Recent shooting deaths of teen, toddler stem from gang feuds, Orange County sheriff says

14-year-old boy, 3-year-old child latest victims in string of drive-by shootings

The sheriff says the community lost these young lives because of the increasing gang violence in the county and the young members that continue to join them.

ORANGE COUNTY, Fla. – Just 24 hours after a 14-year-old boy was shot and killed in Orange County, a toddler was shot in the head and his life was cut short, Sheriff John Mina said. He says the community lost these young lives because of the increasing gang violence in the county and the young members that continue to join them.

“Those were just two of the four drive-by shootings that have happened within this past week,” Mina said. “There are some very violent gangs here at work in Orange County. They’re heavily armed and not afraid to use violence and don’t think twice about who they kill."

The sheriff took to the podium Wednesday in a news briefing to address the recent death of 3-year-old Daquane James Felix Jr.

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Gunfire went off Tuesday night by the 4400 block of Drexel Avenue near North Lane. Authorities said a gang was targeting someone who either lives or frequents the home where Felix was in. Nine people were in the home, but only the child was shot.

The sheriff said this was one of many retaliatory attacks from gangs since July. He said the issue is that these gangs are now involving younger people and putting innocent lives in jeopardy.

[WATCH BELOW: ‘They killed my baby!’ 3-year-old boy shot to death in Orange County drive-by]

A 3-year-old boy was shot in the head and killed Tuesday night in an apparent drive-by shooting in Orange County, according to his family.

“So in the case of Joshua Atkinson, who was not involved in gang activity, his family said don’t hang out with those boys,” Mina said about the shooting death of the 14-year-old. “But he went anyway, and now he’s dead. That is an incredibly tragic and tough lesson for all parents that trust your instincts.”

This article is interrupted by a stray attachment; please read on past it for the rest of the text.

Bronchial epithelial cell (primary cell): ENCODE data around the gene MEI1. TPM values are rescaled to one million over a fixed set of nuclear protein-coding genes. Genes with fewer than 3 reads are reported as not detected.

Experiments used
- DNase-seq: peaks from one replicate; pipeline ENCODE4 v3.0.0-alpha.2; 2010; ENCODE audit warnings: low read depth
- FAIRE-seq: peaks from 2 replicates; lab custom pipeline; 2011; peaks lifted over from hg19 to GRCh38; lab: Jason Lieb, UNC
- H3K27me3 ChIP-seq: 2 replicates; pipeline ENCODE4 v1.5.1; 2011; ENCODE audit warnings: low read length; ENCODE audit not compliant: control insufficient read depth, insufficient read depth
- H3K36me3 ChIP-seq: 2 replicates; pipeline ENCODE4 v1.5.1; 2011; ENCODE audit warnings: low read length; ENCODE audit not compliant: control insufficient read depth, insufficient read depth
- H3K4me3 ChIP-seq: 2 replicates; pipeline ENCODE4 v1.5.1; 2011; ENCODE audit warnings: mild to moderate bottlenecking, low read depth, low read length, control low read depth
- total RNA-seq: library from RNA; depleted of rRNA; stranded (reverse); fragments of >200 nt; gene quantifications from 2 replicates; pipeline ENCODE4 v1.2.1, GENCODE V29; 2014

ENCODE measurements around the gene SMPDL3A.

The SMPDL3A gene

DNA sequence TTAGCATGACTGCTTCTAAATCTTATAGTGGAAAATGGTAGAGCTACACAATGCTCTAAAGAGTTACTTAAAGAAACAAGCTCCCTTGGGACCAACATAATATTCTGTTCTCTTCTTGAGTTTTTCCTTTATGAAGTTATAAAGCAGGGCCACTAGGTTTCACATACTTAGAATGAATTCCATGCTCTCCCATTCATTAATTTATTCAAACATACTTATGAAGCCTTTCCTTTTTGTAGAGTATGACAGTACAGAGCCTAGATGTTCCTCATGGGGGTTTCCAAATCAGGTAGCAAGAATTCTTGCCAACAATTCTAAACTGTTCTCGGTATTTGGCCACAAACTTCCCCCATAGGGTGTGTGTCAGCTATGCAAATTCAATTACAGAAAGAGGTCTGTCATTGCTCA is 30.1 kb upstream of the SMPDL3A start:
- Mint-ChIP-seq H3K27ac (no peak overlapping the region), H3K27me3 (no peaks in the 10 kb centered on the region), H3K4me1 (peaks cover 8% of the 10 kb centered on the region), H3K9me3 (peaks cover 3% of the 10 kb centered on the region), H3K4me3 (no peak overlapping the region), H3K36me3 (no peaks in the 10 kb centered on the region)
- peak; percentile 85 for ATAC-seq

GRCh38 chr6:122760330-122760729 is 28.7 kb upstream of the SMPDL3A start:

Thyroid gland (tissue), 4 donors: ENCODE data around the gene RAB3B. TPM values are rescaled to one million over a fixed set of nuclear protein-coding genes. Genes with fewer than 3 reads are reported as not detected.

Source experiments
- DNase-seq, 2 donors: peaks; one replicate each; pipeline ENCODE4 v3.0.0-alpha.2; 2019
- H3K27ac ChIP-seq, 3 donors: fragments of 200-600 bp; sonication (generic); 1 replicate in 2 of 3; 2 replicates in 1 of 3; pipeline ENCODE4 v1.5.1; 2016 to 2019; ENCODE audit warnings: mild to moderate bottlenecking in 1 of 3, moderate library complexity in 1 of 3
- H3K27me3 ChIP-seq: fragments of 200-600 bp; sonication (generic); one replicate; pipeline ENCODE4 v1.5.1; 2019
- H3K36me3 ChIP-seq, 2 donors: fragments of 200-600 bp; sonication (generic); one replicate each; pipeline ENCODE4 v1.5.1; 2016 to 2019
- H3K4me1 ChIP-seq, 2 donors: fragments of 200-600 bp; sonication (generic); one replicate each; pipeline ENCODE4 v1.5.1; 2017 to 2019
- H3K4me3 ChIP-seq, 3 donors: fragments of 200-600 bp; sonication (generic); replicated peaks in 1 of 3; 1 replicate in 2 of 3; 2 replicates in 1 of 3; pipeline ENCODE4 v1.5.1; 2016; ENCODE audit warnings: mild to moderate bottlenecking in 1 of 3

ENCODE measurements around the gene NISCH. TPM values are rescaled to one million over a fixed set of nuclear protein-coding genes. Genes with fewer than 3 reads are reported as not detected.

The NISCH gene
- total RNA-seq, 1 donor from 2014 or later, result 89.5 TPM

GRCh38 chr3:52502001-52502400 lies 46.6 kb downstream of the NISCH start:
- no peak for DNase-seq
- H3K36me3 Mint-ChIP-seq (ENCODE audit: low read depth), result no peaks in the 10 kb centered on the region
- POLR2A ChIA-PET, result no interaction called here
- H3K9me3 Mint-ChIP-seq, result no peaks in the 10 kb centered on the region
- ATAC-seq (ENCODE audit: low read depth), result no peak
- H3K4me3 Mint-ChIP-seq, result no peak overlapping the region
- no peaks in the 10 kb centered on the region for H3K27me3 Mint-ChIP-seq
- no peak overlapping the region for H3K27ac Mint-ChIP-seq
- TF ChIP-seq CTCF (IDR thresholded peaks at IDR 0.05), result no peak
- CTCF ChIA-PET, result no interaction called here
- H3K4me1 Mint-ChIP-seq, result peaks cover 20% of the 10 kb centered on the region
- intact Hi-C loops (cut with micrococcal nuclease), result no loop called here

Atkinson was shot and killed Monday in what appeared to be a drive-by shooting while outside a home along Glendale Road in Pine Hills. A 15-year-old was also badly hurt and rushed to the hospital. Authorities said he was critical but in stable condition as of Wednesday.

“These shootings are all gang-related," Joseph Covelli, OCSO’s sergeant of homicide said. “They all have something in common, and that’s the guns, the guns and almost kids with guns.”

Authorities said much of this violence stems from two rival gangs within the county: 438 and Army Gang. Their investigation revealed that much of it comes from social media taunts or one party feeling that they’re not being respected by the other, resulting in an endless cycle of gun violence with the community consistently caught in the crossfire.

[WATCH BELOW: 14-year-old killed, 15-year-old critically injured in Orange County shooting]

A 14-year-old boy was killed and a 15-year-old boy was critically wounded late Monday in an Orange County neighborhood shooting, according to deputies.

“One of the Army Gang members was at the daycare center picking up his children,” Sgt. Paul Volkerson said. “As he exited the daycare center, was loading his kids in the backseat of his car, a drive-by shooting was conducted where his car was struck several times. Several rounds penetrated the car with his small children inside the car as he was loading them in. Some of the rounds missed his car, struck the daycare center and went through the walls of the daycare center. This daycare center is full of innocent children,” Volkerson said.

Mina said his office decided to be more transparent with the community as victims are not cooperating and the shootings have been consistent.

Authorities mentioned at least nine drive-by shootings during the news conference they are actively investigating that they suspect or have already tied to gang activity. Mina said victims are often not cooperative nor do eyewitnesses come forward.

He said many community members know the gang members, see them with guns and know when something doesn’t feel right. He’s asking that at minimum, they report what they know anonymously.

“The message to our community: We can’t do this alone,” Mina said. “Or else these retaliation shootings are can continue to happen."